The Three Main Properties of Connective Tissue

Connective tissue is that fabulous tissue type that holds all of our cells, and all of ourselves, together. It surrounds every neuron, myofibril, and fibroblast to the extent that one could say all those cells are inserted into the extracellular matrix of connective tissue, which holds us all together. This extracellular matrix is the combination of collagen fibers and ground substance which are produced by the fibroblasts, the cells of connective tissue.

The beauty of the collagen fibers and the ground substance of connective tissue for bodyworkers is their predictability in terms of their response to the forces acting on them. Luckily for us, there are only two forces that connective tissue receive: pressure and movement. In response to pressure, fibroblasts produce more collagen fibers for more structure, and in response to movement fibroblasts produce more ground substance to lubricate the movement. In addition, movement attracts collagenase, a protein that dissolves collagen fibers.

Appreciate how this plays out and is useful to effective bodywork: by applying pressure and movement in conscious and considered ways, a skilled bodyworker can guide the connective tissue matrix into more effective and functional, and less problematic constructions and relationships.

The cells of connective tissue proper, the fibroblasts, respond to pressure by producing a greater concentration of collagen fibers. The pressure that produces this fibroblast response must be sustained over a period of time, such as the pressure produced by muscle tone. The pressure a massage therapist applies to a client’s tissue during a session is not nearly sufficient in its duration to elicit a collagen fiber response from the associated fibroblasts.

When the pressure applied to connective tissue proper is due to hypertonicity, the collagen fiber matrix that will result will be problematic. It will build up excess structure at the cost of range of motion. Over a period of time with sustained hypertonicity, the collagen build up can be restrictive enough to cause pain and inflammation. It makes physiologic sense that chronic hypertonicity is the root of osteoarthritis.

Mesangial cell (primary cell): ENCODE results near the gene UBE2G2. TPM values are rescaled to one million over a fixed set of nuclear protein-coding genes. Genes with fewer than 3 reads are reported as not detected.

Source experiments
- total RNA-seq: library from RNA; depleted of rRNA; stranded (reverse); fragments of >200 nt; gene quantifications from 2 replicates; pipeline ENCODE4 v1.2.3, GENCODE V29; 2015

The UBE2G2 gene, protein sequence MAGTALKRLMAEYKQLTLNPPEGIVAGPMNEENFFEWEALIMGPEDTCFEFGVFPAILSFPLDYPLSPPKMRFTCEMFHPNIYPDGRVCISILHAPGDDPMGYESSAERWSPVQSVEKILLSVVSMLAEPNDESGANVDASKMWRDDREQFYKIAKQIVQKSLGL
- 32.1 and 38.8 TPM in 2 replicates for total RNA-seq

The way to correct this situation is to use the other force that connective tissue responds to – movement. Introducing well-considered movement into a collagen heavy matrix will separate the fibers and fiber bundles, lubricate the area with synovial fluid, and attract collagenase to reduce the collagen fiber concentration.

When bodywork combines these principles with a view toward considering how hypertonicities are organized through the body as a whole, effective and long lasting results are achievable.

This is a very good link describing the dynamic of connective tissue:

4 comments on “The Three Main Properties of Connective Tissue

  1. I had one LMD 3 Lever seminar and am hoping you will define “well considered movement”? Are you referencing movement homework for the client and movement in the bodywork session?I think I understand this concept as there are some moves I learned from Shekut and LMD that do incorporate movement of the levers! Any further input will be greatly appreciated until the DVD is ready for distribution.
    Thnaks for the blog.

    • ‘Movement’ here refers to mobilizations done by the bodyworker. ‘Well considered’ for LMD is proprioceptive-guided movement combined with a massage technique. I’ll quote our tag-line, “The body is a proprioceptive neuro-reflex phenomenon directing a dynamic tensegrity structure through a connective tissue medium.” I have to keep it short here: well-considered movement – using feedback from the client’s proprioceptive sensori-motor loop (joint reflexes) to guide passive movement combined with a massage technique guided by the client’s muscle and tendon reflexes, fed into the overall structural organization. Now, that’s a mouthful, and it took me a while to write it. I’m working on an article that will go into greater detail and offer examples. The dvd is in the works. The key is that the client’s reflexes ultimately guide the massage work.

  2. Also how does a bodyworker gauge amount of pressure and length of time for this “movement” to be repeated to elicit the response from connective tissue.

    • Another terrific question, Kimosha, thanks. These are, at first, very tricky things to gauge. The good news is they actually get easy with practice and attention. The amount of pressure is guided by feeling the tissue’s response to your pressure. The broad parameters are: if nothing is happening you are too light, and if the client resists you are too heavy. Between these two, what you are seeking is the most response you can get from the tissue in terms of opening up. Another way of saying this is: what you (the therapist) create in the client’s body is guided by their response – you create what you feel. You’re starting point is based on what they present with. The length of time you spend on any aspect of your work is also a function of paying attention to the client’s response. With practice this too becomes much easier than at first. The client’s tissue will ‘talk’ to you and reveal all answers. The therapist learns to ‘listen and respond’. That right thee is one way of describing the basis of LMD’s ‘stuff’: exploring how to listen and respond. Remember, becoming proficient at this is a never-ending process. It only ends with the last massage you do (at least relative to this lifetime).

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